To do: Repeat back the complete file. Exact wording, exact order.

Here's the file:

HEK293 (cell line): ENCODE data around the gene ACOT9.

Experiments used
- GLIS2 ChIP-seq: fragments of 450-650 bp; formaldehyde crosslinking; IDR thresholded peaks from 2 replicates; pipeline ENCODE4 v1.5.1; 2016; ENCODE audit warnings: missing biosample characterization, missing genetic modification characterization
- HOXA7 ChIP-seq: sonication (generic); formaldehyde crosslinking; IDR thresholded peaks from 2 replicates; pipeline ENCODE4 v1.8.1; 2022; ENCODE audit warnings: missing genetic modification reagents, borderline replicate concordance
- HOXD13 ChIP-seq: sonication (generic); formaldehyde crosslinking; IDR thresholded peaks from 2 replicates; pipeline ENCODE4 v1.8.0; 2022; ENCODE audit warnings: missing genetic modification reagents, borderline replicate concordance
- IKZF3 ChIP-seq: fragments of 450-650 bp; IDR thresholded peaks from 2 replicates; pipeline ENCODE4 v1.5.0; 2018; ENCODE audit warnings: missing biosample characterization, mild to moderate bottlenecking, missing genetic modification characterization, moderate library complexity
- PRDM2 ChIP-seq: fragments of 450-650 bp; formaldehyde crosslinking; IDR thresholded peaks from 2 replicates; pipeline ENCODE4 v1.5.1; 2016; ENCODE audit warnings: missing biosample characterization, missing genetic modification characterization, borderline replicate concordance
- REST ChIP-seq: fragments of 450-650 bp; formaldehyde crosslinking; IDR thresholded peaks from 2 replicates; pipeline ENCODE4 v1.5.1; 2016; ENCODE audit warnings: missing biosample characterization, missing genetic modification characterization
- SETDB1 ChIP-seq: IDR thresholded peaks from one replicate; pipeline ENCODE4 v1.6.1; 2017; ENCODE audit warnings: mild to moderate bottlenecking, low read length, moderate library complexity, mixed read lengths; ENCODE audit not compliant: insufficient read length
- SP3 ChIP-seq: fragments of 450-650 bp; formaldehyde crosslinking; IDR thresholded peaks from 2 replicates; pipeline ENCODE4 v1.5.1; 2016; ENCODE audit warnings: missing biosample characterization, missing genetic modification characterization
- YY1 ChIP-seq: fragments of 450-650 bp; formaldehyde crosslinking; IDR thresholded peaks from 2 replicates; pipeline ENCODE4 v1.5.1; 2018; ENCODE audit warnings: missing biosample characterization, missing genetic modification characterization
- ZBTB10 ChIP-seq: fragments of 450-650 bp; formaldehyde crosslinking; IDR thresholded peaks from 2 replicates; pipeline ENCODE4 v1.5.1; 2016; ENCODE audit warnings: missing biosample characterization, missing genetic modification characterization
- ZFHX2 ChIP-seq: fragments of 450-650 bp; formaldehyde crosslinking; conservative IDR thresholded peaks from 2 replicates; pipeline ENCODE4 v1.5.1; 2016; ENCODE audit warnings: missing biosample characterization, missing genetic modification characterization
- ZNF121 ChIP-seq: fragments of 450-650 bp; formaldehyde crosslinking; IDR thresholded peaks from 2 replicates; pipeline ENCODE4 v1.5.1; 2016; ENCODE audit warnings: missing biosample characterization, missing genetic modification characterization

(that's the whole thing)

HEK293 (cell line): ENCODE data around the gene ACOT9.

Experiments used
- GLIS2 ChIP-seq: fragments of 450-650 bp; formaldehyde crosslinking; IDR thresholded peaks from 2 replicates; pipeline ENCODE4 v1.5.1; 2016; ENCODE audit warnings: missing biosample characterization, missing genetic modification characterization
- HOXA7 ChIP-seq: sonication (generic); formaldehyde crosslinking; IDR thresholded peaks from 2 replicates; pipeline ENCODE4 v1.8.1; 2022; ENCODE audit warnings: missing genetic modification reagents, borderline replicate concordance
- HOXD13 ChIP-seq: sonication (generic); formaldehyde crosslinking; IDR thresholded peaks from 2 replicates; pipeline ENCODE4 v1.8.0; 2022; ENCODE audit warnings: missing genetic modification reagents, borderline replicate concordance
- IKZF3 ChIP-seq: fragments of 450-650 bp; IDR thresholded peaks from 2 replicates; pipeline ENCODE4 v1.5.0; 2018; ENCODE audit warnings: missing biosample characterization, mild to moderate bottlenecking, missing genetic modification characterization, moderate library complexity
- PRDM2 ChIP-seq: fragments of 450-650 bp; formaldehyde crosslinking; IDR thresholded peaks from 2 replicates; pipeline ENCODE4 v1.5.1; 2016; ENCODE audit warnings: missing biosample characterization, missing genetic modification characterization, borderline replicate concordance
- REST ChIP-seq: fragments of 450-650 bp; formaldehyde crosslinking; IDR thresholded peaks from 2 replicates; pipeline ENCODE4 v1.5.1; 2016; ENCODE audit warnings: missing biosample characterization, missing genetic modification characterization
- SETDB1 ChIP-seq: IDR thresholded peaks from one replicate; pipeline ENCODE4 v1.6.1; 2017; ENCODE audit warnings: mild to moderate bottlenecking, low read length, moderate library complexity, mixed read lengths; ENCODE audit not compliant: insufficient read length
- SP3 ChIP-seq: fragments of 450-650 bp; formaldehyde crosslinking; IDR thresholded peaks from 2 replicates; pipeline ENCODE4 v1.5.1; 2016; ENCODE audit warnings: missing biosample characterization, missing genetic modification characterization
- YY1 ChIP-seq: fragments of 450-650 bp; formaldehyde crosslinking; IDR thresholded peaks from 2 replicates; pipeline ENCODE4 v1.5.1; 2018; ENCODE audit warnings: missing biosample characterization, missing genetic modification characterization
- ZBTB10 ChIP-seq: fragments of 450-650 bp; formaldehyde crosslinking; IDR thresholded peaks from 2 replicates; pipeline ENCODE4 v1.5.1; 2016; ENCODE audit warnings: missing biosample characterization, missing genetic modification characterization
- ZFHX2 ChIP-seq: fragments of 450-650 bp; formaldehyde crosslinking; conservative IDR thresholded peaks from 2 replicates; pipeline ENCODE4 v1.5.1; 2016; ENCODE audit warnings: missing biosample characterization, missing genetic modification characterization
- ZNF121 ChIP-seq: fragments of 450-650 bp; formaldehyde crosslinking; IDR thresholded peaks from 2 replicates; pipeline ENCODE4 v1.5.1; 2016; ENCODE audit warnings: missing biosample characterization, missing genetic modification characterization